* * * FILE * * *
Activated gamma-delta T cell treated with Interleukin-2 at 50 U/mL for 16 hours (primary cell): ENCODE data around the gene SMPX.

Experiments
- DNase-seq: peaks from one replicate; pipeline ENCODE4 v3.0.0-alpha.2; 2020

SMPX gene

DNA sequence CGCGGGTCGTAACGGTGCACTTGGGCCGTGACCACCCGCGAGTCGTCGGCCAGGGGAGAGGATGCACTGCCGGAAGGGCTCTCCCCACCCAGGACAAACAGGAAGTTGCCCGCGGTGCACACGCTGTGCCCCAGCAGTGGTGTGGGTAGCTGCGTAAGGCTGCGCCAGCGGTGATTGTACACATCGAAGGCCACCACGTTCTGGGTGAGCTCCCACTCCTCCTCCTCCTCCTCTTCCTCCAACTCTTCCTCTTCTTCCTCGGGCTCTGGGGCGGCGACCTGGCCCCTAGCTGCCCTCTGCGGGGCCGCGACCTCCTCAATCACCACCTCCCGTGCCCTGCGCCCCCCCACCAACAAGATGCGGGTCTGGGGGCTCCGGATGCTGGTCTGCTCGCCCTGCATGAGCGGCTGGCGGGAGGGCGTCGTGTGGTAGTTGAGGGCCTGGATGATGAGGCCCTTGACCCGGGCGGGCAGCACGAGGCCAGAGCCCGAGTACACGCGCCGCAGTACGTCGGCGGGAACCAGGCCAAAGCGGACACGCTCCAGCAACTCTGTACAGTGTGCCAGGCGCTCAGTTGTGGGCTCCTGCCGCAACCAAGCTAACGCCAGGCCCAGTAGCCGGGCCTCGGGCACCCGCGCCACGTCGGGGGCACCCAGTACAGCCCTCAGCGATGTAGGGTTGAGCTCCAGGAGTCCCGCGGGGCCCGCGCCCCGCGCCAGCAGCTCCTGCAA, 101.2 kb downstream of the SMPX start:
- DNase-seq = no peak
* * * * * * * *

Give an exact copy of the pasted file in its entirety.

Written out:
Activated gamma-delta T cell treated with Interleukin-2 at 50 U/mL for 16 hours (primary cell): ENCODE data around the gene SMPX.

Experiments
- DNase-seq: peaks from one replicate; pipeline ENCODE4 v3.0.0-alpha.2; 2020

SMPX gene

DNA sequence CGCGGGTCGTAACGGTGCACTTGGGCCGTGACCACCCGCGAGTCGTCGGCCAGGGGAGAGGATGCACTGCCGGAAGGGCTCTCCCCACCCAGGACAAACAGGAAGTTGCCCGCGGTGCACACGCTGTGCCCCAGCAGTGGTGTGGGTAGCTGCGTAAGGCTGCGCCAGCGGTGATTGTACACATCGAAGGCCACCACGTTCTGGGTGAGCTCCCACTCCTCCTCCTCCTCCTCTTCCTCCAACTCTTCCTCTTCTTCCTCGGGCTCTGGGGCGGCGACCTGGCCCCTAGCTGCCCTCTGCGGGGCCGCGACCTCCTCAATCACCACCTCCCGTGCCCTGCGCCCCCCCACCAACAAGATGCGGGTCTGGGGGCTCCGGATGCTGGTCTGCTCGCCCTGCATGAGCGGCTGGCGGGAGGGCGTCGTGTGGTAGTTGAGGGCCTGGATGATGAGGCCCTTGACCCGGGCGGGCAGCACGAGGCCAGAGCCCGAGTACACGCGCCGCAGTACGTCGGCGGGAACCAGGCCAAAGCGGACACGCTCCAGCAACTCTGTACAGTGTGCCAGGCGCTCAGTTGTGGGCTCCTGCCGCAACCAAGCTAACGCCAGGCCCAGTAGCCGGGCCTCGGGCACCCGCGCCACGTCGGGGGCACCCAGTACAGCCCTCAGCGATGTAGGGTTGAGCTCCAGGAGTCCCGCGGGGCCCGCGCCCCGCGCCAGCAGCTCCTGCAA, 101.2 kb downstream of the SMPX start:
- DNase-seq = no peak